You Better Lie Down

cd cover: you better lie down by scott ainslieCaptain got a way he got to stop
O’ waking me up at four o’clock.
All o’ you old, long time rounders,
You Better Lie Down.

Look mighty cloudy but it ain’t gon’ rain.
Look on the table it’s the same old thing.
All of you old, long time rounders,
You Better Lie Down.

Lay down late, but you get up soon.
Ain’t seen nothin’ but the stars and the moon.
All of you old, long time rounders,
You Better Lie Down.

Big piece o’ bacon and a little streak o’ lean;
Strong cup o’ coffee, ain’t no sugar been seen.*
All of you old, long time rounders,
You Better Lie Down.

If I’d a-known my Captain was mean,
I never would-a left St. Augustine.
All of you old, long time rounders,
You Better Lie Down.

Lay down late but you get up soon.
Ain’t seen nothin’ but the stars and the moon.
All of you old, long time rounders,
You Better Lie Down.

Might be crazy, but I ain’t no fool.
I’m goin’ back to Florida where I won’t have to plough no mule.
All of you old, long time rounders,
You Better Lie Down.

Look might cloudy but it ain’t gon’ rain.
Look on the table it’s the same old thing.
All of you old, long time rounders,
You Better Lie Down.

GUITAR:

This tune is played on the L’Arrivee, in what Murray called “Double-C Tuning”: C-G-C-G-C-E. I capoed at the second fret for the recording. Because of the alternating parallel strings (CGCGC), there is some octave use of the figures accomplished by skipping strings in the same fret, which can lend an almost twelve-string sound to the track.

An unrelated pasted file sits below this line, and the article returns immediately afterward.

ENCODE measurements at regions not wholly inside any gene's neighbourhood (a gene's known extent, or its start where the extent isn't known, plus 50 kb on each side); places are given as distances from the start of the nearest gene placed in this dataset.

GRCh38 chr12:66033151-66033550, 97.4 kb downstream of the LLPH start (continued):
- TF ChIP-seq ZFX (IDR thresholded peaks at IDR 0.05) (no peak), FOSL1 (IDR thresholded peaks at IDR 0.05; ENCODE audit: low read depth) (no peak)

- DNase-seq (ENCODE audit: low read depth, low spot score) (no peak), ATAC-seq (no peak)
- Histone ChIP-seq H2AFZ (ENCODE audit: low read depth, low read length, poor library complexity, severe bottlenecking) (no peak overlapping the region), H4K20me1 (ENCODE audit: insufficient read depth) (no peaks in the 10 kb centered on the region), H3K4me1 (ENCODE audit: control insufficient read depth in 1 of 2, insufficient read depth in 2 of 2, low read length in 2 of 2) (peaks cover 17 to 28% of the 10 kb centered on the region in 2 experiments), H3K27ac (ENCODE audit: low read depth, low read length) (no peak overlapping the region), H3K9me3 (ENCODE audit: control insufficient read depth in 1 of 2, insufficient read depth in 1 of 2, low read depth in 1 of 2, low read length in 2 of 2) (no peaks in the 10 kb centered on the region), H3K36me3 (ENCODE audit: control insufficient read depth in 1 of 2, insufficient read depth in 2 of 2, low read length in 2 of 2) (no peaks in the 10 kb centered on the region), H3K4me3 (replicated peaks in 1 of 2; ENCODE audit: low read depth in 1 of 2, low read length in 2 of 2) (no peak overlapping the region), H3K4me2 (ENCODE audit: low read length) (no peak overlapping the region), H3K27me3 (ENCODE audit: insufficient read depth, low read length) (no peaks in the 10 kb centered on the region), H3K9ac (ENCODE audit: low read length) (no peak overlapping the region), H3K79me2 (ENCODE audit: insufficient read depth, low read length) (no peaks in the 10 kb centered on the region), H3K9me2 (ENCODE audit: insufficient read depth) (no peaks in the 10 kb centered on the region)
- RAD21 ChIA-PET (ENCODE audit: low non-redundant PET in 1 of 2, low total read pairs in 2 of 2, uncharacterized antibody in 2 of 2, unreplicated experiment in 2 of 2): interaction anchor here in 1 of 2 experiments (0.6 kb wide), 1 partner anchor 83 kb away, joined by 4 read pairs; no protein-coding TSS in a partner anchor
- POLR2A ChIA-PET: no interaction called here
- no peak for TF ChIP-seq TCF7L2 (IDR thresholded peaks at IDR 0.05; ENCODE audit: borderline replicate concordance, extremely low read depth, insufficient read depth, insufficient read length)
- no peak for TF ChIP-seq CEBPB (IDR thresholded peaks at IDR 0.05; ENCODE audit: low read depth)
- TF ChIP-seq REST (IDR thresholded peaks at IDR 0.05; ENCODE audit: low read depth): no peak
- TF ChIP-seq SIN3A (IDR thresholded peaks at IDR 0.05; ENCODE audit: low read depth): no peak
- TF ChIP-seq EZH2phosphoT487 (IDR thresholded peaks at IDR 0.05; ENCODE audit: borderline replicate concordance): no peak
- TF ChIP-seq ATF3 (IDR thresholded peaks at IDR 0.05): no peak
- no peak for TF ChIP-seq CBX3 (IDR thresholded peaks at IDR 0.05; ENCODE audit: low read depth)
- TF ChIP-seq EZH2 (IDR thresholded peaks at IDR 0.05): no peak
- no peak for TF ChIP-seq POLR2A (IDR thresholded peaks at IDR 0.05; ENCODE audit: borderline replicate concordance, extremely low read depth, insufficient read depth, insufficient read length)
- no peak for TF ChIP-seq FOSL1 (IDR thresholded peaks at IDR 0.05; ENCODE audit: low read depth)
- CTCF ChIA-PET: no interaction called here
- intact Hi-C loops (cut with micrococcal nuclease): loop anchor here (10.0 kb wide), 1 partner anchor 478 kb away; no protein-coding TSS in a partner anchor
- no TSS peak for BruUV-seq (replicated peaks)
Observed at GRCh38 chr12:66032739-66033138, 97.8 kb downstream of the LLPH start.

From the playing of Emmett Murray (1911-198?), recorded by Dwight Devane on April 8, 1980 in Pahokee, FL and including a verse from the singing of Fred Lee Fox*, recorded in the mid-1930’s. My thanks to Dwight Rogers and Gail Gillespie for loaning me these recordings. Born in Moultrie, Georgia, Murray worked in the turpentine camps and in the cane fields in Florida before leaving the camp life and settling down to grow vegetables near Lake Okachobee. His recordings, issued by the Florida Folklife office, which may now be defunct, are well worth hunting down. Here’s to Dwight Devane and other folklorists everywhere for recording the old heads.

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